content long 19-August-2019 18:02:51

Winners - United Kingdom

16 - 18 years old - Iapetus

Author: Elena Rastorgueva

My chosen target is Iapetus, a moon of two halves, a long-standing puzzle and, I feel, the worthiest candidate for further investigation. As tempting as Dione and Saturn are, Iapetus stands out because of its scientific mystery and distinctive appearance.

Giovanni Cassini himself was perplexed by this 'yin and yang' moon. The trailing side of Iapetus, which faces backwards, opposite to the direction of travel, is white. No surprises there: Iapetus is not very dense and so is probably composed mainly of frozen water, as well as some rock. However, the leading side, which faces forwards, is black with a hint of red. It's thought that this dark material is made up of various compounds containing carbon, including cyanides.

No other object in the solar system has such an extreme contrast. Even more intriguing is that the contrast is very distinct: the change from stark white to coal-black can occur in 20 metres.

There have been attempts at explanations.

Maybe the material was transferred from Phoebe, another distant moon, after a rogue object slammed into it and blasted the material into space. Then again, the colours don't quite match up.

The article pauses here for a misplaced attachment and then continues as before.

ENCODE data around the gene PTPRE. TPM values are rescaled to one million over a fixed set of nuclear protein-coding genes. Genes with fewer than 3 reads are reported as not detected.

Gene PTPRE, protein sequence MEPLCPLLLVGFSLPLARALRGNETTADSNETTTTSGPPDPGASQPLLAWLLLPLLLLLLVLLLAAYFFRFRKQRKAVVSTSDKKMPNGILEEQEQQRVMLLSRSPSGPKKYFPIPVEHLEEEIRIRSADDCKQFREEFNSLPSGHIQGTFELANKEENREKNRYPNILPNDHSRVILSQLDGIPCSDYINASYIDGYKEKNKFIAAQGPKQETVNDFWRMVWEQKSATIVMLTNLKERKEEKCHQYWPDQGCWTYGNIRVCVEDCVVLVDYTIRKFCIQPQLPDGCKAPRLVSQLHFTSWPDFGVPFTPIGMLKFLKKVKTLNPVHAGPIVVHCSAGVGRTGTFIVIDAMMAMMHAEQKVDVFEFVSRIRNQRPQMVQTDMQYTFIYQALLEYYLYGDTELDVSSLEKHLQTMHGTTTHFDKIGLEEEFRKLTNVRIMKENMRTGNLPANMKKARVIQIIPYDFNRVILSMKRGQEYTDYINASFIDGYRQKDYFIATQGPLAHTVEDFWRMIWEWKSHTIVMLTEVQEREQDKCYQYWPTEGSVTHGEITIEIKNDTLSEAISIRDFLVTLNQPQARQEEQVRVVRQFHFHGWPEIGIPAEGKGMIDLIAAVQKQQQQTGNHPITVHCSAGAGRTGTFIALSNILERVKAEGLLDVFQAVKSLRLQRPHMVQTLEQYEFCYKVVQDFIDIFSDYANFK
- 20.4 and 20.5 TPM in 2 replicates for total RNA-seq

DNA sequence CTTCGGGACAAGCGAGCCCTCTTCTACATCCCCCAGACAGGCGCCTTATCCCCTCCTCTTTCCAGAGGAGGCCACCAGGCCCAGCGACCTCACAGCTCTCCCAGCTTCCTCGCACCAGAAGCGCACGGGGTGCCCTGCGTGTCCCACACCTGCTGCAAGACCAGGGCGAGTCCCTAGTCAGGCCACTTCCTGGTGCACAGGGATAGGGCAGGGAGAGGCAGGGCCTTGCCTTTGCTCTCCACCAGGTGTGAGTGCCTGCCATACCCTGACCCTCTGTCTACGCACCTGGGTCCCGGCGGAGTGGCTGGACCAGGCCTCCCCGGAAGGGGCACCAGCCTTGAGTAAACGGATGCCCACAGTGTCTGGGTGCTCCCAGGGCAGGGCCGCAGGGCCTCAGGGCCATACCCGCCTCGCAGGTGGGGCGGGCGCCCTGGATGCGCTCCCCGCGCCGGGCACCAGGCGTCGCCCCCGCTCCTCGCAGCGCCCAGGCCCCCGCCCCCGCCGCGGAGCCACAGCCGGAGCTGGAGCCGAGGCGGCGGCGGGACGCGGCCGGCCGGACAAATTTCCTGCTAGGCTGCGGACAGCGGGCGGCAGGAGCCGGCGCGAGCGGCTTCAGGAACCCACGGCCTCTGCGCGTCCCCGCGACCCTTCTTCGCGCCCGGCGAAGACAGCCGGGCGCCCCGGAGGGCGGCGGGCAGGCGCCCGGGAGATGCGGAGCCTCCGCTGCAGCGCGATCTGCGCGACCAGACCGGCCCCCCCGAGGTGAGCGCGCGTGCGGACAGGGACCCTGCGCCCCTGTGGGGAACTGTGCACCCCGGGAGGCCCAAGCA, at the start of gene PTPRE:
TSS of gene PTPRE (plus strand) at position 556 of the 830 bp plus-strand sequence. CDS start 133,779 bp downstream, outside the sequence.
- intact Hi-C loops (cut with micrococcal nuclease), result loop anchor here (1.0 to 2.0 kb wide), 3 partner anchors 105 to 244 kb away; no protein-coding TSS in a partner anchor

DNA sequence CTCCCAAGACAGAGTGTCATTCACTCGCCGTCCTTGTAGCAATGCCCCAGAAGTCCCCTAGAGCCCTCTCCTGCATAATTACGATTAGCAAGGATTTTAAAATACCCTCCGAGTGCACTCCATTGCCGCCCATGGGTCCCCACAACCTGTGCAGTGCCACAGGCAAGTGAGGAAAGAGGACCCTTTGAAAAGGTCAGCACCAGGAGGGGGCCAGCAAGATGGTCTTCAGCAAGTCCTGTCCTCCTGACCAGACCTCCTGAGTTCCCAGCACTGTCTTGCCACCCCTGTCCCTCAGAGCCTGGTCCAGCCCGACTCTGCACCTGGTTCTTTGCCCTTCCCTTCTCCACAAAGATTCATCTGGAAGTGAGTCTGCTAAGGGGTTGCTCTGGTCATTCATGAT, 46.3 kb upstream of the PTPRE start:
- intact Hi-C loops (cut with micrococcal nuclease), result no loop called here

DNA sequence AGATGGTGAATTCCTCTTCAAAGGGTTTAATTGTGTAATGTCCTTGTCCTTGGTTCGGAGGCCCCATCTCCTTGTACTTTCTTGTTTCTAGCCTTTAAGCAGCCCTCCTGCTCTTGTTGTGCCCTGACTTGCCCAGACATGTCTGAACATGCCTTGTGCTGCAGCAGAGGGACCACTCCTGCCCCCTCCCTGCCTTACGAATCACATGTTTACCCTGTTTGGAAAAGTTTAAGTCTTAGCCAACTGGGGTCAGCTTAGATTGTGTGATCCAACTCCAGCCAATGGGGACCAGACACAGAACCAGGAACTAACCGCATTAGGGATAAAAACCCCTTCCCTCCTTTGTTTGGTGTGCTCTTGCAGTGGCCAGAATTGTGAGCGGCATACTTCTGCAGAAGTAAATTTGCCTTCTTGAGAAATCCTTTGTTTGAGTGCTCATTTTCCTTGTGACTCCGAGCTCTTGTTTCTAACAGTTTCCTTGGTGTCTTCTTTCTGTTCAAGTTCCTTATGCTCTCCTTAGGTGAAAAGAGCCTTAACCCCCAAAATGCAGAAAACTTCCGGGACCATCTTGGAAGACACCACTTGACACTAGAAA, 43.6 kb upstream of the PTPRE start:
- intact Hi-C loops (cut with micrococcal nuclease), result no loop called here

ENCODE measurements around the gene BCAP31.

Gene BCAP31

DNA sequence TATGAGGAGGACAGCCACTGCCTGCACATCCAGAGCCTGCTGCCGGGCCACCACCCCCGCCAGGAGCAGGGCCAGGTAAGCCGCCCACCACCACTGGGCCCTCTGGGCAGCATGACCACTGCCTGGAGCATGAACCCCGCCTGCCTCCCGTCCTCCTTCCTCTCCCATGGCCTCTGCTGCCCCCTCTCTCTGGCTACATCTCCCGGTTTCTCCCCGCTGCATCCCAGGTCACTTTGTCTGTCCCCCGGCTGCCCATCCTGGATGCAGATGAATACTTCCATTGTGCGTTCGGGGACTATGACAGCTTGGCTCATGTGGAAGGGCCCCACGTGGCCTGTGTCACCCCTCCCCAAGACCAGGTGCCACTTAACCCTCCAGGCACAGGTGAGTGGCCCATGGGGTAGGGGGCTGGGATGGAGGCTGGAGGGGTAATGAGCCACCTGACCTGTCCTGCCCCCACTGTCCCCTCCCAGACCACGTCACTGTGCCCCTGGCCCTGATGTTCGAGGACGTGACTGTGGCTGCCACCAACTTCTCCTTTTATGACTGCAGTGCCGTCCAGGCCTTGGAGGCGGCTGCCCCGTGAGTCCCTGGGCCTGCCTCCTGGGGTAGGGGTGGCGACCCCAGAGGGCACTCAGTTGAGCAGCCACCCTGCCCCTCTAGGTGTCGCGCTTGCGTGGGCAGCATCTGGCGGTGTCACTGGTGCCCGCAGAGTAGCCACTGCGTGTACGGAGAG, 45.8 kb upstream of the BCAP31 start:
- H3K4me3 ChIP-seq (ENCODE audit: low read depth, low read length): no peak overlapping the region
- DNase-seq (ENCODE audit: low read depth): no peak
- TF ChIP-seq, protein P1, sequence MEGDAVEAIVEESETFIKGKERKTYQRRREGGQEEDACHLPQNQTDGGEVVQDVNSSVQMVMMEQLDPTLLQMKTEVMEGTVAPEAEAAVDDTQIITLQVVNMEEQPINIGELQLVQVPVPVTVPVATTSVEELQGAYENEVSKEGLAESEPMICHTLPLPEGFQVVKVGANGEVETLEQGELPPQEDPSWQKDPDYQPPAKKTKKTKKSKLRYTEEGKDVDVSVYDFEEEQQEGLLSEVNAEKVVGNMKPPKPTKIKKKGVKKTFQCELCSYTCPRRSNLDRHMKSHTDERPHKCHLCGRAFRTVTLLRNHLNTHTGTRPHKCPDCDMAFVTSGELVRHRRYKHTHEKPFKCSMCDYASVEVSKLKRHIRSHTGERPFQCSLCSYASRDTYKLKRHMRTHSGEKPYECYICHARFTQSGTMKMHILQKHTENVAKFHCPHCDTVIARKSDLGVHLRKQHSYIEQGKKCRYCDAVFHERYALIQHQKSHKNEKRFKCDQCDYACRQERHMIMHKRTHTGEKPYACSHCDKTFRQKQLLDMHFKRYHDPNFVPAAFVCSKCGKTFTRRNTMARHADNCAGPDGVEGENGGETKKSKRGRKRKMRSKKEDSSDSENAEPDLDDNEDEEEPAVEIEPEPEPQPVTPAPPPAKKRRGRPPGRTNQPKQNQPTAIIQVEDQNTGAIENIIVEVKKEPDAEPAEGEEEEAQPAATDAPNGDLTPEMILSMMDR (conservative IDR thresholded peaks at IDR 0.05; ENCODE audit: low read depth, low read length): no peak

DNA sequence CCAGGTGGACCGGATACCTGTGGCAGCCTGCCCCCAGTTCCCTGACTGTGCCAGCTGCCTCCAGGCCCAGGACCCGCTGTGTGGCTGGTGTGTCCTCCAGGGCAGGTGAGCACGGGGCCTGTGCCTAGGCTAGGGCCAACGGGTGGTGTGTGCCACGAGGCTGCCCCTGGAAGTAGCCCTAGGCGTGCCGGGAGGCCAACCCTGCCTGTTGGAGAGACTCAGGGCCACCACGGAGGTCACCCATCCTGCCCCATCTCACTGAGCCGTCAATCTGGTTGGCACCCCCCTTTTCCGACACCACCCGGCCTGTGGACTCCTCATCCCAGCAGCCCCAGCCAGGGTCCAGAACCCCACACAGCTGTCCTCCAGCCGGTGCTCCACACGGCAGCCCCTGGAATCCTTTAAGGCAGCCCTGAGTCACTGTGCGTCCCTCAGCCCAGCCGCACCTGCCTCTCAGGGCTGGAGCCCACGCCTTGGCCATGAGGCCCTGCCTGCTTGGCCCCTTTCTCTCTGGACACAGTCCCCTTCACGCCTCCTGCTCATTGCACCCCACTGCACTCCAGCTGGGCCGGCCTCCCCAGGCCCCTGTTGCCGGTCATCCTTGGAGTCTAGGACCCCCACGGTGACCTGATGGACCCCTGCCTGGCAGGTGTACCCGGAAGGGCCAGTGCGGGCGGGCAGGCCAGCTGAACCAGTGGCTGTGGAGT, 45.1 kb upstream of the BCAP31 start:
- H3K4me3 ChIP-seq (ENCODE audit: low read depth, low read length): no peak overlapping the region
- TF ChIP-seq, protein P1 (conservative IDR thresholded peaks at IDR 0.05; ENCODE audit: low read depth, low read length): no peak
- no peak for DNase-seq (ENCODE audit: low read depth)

Perhaps the material has been spewed out from within Iapetus due to volcanism. But then why haven't we seen these ice volcanoes?

Much uncertainty remains. Yet with newly-acquired evidence, we may get closer to the root of this 300-year-old problem.

Another mystery was only revealed in 2004, when the Cassini probe took its first detailed photos of Iapetus. They show the moon to look very much like a walnut, albeit with a radius of 700km. This similarity is because of a very tall and narrow ridge that stretches almost all the way round the moon's equator. How could the ridge have formed?

It may have been during an early period in the moon's history when it was spinning much faster and caused the ice and rock to form the ridge much like a salad spinner. Another explanation is that Iapetus had a moon of its own: a sub-satellite. Gradually, it spiralled in towards Iapetus and broke into pieces as it was torn apart by Iapetus's gravity. These pieces eventually landed along the equator and formed the ridge seen today.

This may sound odd, but then Iapetus is a very unusual moon in being so very far from its planet: we are yet to observe any moons with sub-satellites because they are too close to their planet. The planet has such a strong gravitational pull that it effectively takes all the moons for itself. It would be very exciting, both among the scientific community and the general public, if it was discovered that the sub-satellite had existed: a moon which orbits a moon, which orbits a planet, which orbits a star.

It is very difficult to resist the intrigue of Iapetus and its unique appearance. By focusing on this particular target in the Cassini probe's next fly-by, we may be able to unravel some more of its mystery

Last Update: 27 February 2014

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